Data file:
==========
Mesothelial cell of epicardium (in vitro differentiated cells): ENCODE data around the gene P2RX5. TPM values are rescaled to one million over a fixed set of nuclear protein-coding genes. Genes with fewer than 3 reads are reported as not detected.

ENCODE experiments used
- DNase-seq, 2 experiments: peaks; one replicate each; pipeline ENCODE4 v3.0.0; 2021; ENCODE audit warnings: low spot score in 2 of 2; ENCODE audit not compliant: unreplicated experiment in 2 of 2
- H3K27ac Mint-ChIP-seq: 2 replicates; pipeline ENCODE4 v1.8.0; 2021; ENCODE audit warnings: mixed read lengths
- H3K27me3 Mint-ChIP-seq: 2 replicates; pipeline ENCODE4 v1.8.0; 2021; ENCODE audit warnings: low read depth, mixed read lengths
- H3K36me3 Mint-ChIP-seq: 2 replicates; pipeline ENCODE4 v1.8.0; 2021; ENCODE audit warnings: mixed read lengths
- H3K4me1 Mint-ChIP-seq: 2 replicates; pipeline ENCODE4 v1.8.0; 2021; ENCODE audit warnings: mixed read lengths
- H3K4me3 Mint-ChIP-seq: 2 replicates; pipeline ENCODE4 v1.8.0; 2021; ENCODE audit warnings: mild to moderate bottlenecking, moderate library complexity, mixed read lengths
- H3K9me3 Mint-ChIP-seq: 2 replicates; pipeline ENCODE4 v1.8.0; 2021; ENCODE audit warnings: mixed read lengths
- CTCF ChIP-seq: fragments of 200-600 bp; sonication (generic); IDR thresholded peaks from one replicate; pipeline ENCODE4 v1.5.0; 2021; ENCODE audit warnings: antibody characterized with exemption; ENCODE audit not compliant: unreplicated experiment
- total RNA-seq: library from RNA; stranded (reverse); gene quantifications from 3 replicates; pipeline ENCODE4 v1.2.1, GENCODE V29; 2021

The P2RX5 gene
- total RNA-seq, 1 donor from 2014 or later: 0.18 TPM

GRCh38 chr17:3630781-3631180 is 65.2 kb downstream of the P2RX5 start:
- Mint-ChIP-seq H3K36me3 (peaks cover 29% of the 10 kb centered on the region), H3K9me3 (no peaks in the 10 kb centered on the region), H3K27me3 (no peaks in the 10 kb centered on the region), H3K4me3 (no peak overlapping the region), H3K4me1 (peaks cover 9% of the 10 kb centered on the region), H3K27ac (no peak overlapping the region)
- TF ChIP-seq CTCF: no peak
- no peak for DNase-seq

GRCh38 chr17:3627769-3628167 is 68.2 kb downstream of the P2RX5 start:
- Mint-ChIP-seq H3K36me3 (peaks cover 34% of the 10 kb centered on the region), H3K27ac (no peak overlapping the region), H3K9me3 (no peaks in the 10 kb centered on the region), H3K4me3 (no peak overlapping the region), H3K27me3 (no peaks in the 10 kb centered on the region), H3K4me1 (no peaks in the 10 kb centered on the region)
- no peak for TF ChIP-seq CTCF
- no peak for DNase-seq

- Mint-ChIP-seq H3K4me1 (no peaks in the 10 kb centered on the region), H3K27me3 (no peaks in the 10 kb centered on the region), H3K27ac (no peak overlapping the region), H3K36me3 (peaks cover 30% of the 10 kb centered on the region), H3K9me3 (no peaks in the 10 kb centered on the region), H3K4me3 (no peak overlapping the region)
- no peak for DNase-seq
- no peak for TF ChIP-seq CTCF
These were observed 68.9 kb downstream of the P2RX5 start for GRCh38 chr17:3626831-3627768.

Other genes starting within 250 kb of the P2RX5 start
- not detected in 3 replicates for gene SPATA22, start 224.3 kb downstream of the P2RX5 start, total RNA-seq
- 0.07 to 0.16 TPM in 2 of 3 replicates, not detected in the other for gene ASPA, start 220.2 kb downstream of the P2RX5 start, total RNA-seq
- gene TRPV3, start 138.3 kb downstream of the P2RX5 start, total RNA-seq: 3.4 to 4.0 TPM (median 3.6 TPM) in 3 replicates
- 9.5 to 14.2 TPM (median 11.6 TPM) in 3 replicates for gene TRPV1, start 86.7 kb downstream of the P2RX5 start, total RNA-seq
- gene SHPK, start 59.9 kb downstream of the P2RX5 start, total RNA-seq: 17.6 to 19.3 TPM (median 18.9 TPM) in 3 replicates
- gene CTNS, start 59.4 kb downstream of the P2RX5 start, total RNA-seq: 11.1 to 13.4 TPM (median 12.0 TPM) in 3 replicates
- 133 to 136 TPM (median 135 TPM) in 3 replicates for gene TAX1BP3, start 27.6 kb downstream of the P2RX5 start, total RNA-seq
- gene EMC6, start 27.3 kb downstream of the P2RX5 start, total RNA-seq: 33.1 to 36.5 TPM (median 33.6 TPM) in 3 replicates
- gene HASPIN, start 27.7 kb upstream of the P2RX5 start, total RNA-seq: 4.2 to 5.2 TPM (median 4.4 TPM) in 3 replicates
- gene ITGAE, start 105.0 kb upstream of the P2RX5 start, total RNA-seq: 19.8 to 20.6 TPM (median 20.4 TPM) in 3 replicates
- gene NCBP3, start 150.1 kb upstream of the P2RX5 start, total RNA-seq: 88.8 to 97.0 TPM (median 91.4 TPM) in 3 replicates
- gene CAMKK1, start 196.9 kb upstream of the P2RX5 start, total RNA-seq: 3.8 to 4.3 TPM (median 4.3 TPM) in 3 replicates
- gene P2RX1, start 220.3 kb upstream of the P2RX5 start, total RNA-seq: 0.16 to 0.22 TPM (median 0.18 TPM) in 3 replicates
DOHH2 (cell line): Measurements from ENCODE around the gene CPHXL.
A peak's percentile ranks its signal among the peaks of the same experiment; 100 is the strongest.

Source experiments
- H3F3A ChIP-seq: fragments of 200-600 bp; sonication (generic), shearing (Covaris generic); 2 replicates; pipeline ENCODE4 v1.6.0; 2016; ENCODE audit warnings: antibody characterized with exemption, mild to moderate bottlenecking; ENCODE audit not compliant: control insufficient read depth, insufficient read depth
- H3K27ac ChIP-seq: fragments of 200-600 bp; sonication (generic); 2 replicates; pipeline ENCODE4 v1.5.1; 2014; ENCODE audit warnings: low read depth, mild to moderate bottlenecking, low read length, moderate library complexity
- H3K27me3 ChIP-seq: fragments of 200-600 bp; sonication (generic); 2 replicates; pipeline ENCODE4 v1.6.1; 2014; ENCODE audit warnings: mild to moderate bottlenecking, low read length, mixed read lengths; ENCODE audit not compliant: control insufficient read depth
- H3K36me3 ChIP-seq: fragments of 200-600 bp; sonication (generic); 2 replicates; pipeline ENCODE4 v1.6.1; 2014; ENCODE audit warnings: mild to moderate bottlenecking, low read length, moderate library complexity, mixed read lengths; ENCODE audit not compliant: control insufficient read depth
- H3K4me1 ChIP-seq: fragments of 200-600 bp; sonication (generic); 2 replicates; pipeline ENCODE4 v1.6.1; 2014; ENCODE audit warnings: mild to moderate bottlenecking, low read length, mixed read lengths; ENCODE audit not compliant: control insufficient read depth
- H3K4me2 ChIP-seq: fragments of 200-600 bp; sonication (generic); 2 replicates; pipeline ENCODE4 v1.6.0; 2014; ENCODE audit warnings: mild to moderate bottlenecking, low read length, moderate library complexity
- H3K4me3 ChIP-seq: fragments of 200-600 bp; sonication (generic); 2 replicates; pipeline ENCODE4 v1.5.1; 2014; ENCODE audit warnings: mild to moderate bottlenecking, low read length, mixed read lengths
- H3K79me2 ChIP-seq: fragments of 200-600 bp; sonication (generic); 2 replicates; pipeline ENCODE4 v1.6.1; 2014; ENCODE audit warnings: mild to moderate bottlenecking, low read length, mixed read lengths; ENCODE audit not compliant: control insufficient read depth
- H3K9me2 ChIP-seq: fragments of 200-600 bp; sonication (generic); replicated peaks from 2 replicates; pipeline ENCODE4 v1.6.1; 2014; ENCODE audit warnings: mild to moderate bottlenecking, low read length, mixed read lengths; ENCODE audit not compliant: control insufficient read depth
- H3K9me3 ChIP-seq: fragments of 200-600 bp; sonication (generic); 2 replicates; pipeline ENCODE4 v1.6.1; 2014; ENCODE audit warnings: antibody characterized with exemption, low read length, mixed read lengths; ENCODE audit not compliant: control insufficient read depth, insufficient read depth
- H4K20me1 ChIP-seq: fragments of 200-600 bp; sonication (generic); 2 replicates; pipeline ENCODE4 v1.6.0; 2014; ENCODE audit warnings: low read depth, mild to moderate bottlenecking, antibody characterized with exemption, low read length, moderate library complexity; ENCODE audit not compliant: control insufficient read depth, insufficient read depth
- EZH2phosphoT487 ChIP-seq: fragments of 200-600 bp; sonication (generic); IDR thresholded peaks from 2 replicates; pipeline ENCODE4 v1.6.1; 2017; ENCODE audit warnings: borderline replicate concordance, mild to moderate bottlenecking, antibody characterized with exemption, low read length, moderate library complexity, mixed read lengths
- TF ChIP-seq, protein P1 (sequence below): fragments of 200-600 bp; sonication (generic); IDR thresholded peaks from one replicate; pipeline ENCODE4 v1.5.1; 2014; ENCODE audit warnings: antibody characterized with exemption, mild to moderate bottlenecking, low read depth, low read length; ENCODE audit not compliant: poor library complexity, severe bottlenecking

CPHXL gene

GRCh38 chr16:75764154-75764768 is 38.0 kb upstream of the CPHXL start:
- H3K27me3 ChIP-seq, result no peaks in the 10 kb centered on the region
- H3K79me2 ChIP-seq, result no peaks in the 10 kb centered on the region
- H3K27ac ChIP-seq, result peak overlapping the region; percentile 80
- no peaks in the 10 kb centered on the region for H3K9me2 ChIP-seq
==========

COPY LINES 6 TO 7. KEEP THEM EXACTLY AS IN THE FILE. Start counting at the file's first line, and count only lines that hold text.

- H3K36me3 Mint-ChIP-seq: 2 replicates; pipeline ENCODE4 v1.8.0; 2021; ENCODE audit warnings: mixed read lengths
- H3K4me1 Mint-ChIP-seq: 2 replicates; pipeline ENCODE4 v1.8.0; 2021; ENCODE audit warnings: mixed read lengths